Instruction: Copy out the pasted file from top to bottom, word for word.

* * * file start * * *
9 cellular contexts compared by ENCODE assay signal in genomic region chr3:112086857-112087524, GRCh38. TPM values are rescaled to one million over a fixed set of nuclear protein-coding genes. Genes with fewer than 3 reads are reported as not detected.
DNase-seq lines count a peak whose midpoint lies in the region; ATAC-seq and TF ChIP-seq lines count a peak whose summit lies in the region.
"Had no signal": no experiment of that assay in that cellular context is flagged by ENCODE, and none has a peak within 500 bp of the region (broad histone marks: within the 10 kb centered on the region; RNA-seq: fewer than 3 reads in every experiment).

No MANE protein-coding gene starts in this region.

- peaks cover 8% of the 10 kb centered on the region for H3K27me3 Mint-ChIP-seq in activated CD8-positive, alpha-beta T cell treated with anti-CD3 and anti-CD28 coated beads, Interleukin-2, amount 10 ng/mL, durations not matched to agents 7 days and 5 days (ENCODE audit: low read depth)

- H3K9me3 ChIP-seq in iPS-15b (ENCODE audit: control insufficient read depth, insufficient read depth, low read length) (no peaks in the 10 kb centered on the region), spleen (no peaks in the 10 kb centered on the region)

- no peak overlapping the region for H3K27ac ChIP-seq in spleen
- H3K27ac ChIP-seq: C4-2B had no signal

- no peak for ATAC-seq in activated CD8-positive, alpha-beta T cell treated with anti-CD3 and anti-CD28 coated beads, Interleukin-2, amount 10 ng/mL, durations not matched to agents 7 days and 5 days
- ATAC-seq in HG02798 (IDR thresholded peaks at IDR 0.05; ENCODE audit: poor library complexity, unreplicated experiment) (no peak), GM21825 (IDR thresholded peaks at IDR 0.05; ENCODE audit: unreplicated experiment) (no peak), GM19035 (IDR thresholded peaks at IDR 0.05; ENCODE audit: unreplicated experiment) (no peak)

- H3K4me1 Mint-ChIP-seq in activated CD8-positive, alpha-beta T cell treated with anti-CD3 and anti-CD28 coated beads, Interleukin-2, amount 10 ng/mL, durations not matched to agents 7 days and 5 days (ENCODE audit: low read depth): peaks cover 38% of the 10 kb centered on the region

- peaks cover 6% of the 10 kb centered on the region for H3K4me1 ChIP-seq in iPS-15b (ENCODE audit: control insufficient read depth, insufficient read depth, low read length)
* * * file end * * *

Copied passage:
9 cellular contexts compared by ENCODE assay signal in genomic region chr3:112086857-112087524, GRCh38. TPM values are rescaled to one million over a fixed set of nuclear protein-coding genes. Genes with fewer than 3 reads are reported as not detected.
DNase-seq lines count a peak whose midpoint lies in the region; ATAC-seq and TF ChIP-seq lines count a peak whose summit lies in the region.
"Had no signal": no experiment of that assay in that cellular context is flagged by ENCODE, and none has a peak within 500 bp of the region (broad histone marks: within the 10 kb centered on the region; RNA-seq: fewer than 3 reads in every experiment).

No MANE protein-coding gene starts in this region.

- peaks cover 8% of the 10 kb centered on the region for H3K27me3 Mint-ChIP-seq in activated CD8-positive, alpha-beta T cell treated with anti-CD3 and anti-CD28 coated beads, Interleukin-2, amount 10 ng/mL, durations not matched to agents 7 days and 5 days (ENCODE audit: low read depth)

- H3K9me3 ChIP-seq in iPS-15b (ENCODE audit: control insufficient read depth, insufficient read depth, low read length) (no peaks in the 10 kb centered on the region), spleen (no peaks in the 10 kb centered on the region)

- no peak overlapping the region for H3K27ac ChIP-seq in spleen
- H3K27ac ChIP-seq: C4-2B had no signal

- no peak for ATAC-seq in activated CD8-positive, alpha-beta T cell treated with anti-CD3 and anti-CD28 coated beads, Interleukin-2, amount 10 ng/mL, durations not matched to agents 7 days and 5 days
- ATAC-seq in HG02798 (IDR thresholded peaks at IDR 0.05; ENCODE audit: poor library complexity, unreplicated experiment) (no peak), GM21825 (IDR thresholded peaks at IDR 0.05; ENCODE audit: unreplicated experiment) (no peak), GM19035 (IDR thresholded peaks at IDR 0.05; ENCODE audit: unreplicated experiment) (no peak)

- H3K4me1 Mint-ChIP-seq in activated CD8-positive, alpha-beta T cell treated with anti-CD3 and anti-CD28 coated beads, Interleukin-2, amount 10 ng/mL, durations not matched to agents 7 days and 5 days (ENCODE audit: low read depth): peaks cover 38% of the 10 kb centered on the region

- peaks cover 6% of the 10 kb centered on the region for H3K4me1 ChIP-seq in iPS-15b (ENCODE audit: control insufficient read depth, insufficient read depth, low read length)